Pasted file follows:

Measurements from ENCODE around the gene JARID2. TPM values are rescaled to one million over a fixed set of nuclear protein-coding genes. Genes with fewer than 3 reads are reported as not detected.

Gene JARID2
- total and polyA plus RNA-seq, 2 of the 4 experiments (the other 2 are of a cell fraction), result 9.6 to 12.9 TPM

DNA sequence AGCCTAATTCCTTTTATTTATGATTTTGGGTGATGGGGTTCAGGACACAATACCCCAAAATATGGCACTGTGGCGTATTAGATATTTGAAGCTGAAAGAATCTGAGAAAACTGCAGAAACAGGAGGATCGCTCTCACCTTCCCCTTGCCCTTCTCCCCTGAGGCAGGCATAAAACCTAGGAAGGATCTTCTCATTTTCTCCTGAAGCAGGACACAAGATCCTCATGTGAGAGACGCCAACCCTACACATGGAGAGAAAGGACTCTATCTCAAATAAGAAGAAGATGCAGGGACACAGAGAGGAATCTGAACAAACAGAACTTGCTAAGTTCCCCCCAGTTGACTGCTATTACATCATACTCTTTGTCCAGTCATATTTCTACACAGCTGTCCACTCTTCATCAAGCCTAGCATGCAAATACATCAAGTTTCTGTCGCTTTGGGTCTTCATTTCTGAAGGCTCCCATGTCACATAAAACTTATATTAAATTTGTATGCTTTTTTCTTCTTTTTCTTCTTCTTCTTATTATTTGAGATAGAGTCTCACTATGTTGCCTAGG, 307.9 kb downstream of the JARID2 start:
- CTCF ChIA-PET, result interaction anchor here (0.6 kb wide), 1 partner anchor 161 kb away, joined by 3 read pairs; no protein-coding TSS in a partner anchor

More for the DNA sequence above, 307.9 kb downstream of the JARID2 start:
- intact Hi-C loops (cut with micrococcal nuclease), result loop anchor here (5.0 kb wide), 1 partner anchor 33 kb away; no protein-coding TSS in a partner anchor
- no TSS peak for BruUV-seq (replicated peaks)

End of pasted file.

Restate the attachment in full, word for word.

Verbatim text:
Measurements from ENCODE around the gene JARID2. TPM values are rescaled to one million over a fixed set of nuclear protein-coding genes. Genes with fewer than 3 reads are reported as not detected.

Gene JARID2
- total and polyA plus RNA-seq, 2 of the 4 experiments (the other 2 are of a cell fraction), result 9.6 to 12.9 TPM

DNA sequence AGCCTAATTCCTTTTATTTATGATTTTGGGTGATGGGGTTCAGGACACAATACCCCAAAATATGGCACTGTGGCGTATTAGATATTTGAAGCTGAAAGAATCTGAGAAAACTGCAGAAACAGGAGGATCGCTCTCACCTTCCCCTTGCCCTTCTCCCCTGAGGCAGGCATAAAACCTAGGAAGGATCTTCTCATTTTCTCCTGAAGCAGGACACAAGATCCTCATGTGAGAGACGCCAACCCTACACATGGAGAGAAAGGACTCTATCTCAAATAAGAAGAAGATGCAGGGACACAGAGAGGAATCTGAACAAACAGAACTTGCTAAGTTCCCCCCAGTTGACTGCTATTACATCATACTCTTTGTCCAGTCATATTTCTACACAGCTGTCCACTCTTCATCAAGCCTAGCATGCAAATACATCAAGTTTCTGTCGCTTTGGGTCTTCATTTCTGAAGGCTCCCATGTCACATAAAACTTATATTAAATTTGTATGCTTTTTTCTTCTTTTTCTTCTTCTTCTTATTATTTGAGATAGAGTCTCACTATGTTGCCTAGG, 307.9 kb downstream of the JARID2 start:
- CTCF ChIA-PET, result interaction anchor here (0.6 kb wide), 1 partner anchor 161 kb away, joined by 3 read pairs; no protein-coding TSS in a partner anchor

More for the DNA sequence above, 307.9 kb downstream of the JARID2 start:
- intact Hi-C loops (cut with micrococcal nuclease), result loop anchor here (5.0 kb wide), 1 partner anchor 33 kb away; no protein-coding TSS in a partner anchor
- no TSS peak for BruUV-seq (replicated peaks)